I watched the first 40 minutes of the Republican presidential debate last night from Las Vegas and shut it off. I think Michele Bachmann came out strong, although I found her outfit distracting.
The debate was mostly an embarrassment, yet it did bring out some valid points.
First, every one of these debaters should do two things – include regular criticisms of Obama throughout the debate. Michele Bachmann did so boldly, talking about Obama’s destruction of the economy and then tossing this grenade:
“I think the person who really has a problem with illegal immigration in the country is President Obama. It’s his uncle and his aunt who are illegal aliens who’ve been allowed to stay in this country, despite the fact that they’re illegal.”
Good for her… Because Obama is the real target. And a juicy one too.
But the hollering and bickering between candidates was terrible. The Republicans appeared to be forming their usual circular firing squad.
Newt said rightly, “Let me just point out for a second that maximizing bickering is probably not the road to the White House.”
Then we got Rick Perry attacking Mitt Romney about hiring a company to mow his lawn that had an illegal alien working for it.
This was ridiculous, a minor point that Romney has explained over and over. And that Romney and Perry almost got in a shouting match over this and other points was telling.
Meanwhile the bad blood between Romney and Perry came out when Romney needled Perry that “This has been a tough couple of debates for Rick, and I understand that. And so you’re going to get testy.”
Rick Santorum looked more like a heckler than a debater as he badgered Romney over health care. It was very unprofessional.
But Santorum did bring out another valid point about Cain’s plan for a national sales tax proposal. He explained that under the current tax code, you get to take deductions for each of your children (Santorum has seven kids). But under a federal sales tax, the more you buy for a bigger family, the more you pay in taxes.
Good point… So a national sales tax could further discourage people from having children.
Another point made is that Cain’s 9-9-9 plan eliminates the current tax code – which is a good thing – but replaces it with two separate taxes that the average citizen will pay: A 9% flat income tax and a 9% national sales tax. And one or the other indeed is a completely new tax that can be pushed up and up and up by future legislation.
So that indeed is a weakness of Cain’s plan. He should stand for either a sales tax or a flat tax, but not both.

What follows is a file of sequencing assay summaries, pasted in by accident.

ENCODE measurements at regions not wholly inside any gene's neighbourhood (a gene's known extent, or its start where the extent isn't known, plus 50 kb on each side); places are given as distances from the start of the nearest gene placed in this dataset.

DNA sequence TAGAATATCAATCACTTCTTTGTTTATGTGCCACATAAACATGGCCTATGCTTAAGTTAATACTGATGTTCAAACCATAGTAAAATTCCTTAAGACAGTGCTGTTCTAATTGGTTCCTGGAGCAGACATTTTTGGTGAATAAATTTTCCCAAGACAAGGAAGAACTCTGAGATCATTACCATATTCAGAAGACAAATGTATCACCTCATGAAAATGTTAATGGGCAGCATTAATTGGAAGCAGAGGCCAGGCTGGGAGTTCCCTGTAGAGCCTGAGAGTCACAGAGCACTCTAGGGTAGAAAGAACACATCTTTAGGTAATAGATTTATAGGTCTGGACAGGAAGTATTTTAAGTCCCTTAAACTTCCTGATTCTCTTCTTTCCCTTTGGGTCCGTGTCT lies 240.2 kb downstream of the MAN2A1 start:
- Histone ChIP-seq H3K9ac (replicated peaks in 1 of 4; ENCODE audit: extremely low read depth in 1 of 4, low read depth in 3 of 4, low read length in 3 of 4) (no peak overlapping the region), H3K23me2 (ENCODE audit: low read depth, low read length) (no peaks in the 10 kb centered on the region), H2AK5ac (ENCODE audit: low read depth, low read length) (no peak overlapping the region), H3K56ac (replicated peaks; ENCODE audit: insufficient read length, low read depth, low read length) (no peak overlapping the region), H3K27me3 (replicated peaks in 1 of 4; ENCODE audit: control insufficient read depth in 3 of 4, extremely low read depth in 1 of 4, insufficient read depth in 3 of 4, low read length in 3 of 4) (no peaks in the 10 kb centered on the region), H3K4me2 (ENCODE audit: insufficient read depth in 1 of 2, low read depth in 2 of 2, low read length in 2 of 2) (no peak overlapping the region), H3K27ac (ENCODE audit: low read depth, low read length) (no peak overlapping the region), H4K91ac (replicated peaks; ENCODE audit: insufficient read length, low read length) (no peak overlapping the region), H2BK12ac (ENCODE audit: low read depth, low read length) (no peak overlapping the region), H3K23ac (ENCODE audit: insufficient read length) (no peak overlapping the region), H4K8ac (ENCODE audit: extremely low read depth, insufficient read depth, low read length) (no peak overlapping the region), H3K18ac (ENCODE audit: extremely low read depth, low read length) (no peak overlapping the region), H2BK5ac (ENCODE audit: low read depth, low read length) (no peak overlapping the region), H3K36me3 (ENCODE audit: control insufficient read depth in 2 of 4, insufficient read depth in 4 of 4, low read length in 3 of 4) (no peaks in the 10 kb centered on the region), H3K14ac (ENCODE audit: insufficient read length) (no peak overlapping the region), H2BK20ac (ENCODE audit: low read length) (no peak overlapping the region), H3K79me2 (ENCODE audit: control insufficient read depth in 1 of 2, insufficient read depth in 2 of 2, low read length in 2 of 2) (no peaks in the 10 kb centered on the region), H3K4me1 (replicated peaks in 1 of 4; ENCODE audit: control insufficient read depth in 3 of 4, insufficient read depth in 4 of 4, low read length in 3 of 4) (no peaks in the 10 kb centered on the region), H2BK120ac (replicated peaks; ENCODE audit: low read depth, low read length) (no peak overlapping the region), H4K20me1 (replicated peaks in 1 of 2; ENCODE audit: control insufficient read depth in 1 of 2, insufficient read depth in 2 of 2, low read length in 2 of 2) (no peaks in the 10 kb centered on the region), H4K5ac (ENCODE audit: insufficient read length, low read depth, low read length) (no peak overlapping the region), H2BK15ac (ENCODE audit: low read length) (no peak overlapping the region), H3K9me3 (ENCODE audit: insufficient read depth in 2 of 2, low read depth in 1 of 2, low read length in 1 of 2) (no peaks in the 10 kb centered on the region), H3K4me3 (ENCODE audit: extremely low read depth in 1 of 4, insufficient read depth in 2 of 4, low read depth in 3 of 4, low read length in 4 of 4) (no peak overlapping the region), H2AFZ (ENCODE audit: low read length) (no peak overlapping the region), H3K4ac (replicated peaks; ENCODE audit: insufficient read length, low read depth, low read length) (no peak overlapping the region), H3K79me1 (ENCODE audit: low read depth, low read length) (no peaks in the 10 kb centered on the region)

Romney looked somewhat besieged by all the criticisms of RomneyCare. This made him look small. This should stop. None of these candidates should be made to look small. They should debate, not bicker.
Herman Cain debated pretty well but Michele Bachmann made another good point about 9-9-9 that most Americans probably did not follow – that 9-9-9 indeed is a value-added tax.
Cain denied it, and it technically it is not a VAT. But Bachmann is a tax lawyer and so she understands the ramifications and was correct.
Because if the baker pays 9% tax on his flour and 9% on his yeast, it is a cumulative tax that pushes up the cost of bread, or any item at the various stages of production which is what a VAT does.
The fix for this would be to set the National Sales Tax at a very low rate to account for the fact that it is cumulative. Or use a flat tax only.
Michele Bachmann made another excellent point. She said that “everyone needs to pay something” in federal taxes.
This addresses the reality that tens of millions of people are collecting money from the government and are not paying any federal taxes.
The fact is that all people should pay something in taxes, even poor people. That would change the current dynamic under which millions always vote a certain way – for more federal spending – because they are paying zero in.
Herman Cain was good about “apples and oranges” but it may have confused the audience. It seems like presidential candidates like Rick Perry should understand the distinction between a federal sales tax and a state sales tax, that the federal sales tax would simply be a new way to collect federal taxes and in no way would affect your state sales tax. Perry was misleading in his statement that a state like New Hampshire, which has no sales tax, now would get a sales tax under Cain’s plan.
Anderson Cooper wasn’t too bad and not too biased except for his ‘Get Texas’ question for Perry, about one million uninsured children in the state.
Perry was equivocal, and should have been bold and explained that he has millions of poor illegal immigrants in his state who are using the health-care system and burdening it. But that would have exposed the problem – that Perry’s in-state tuition plan for illegals is a “magnet” for poor people to come in from Mexico.
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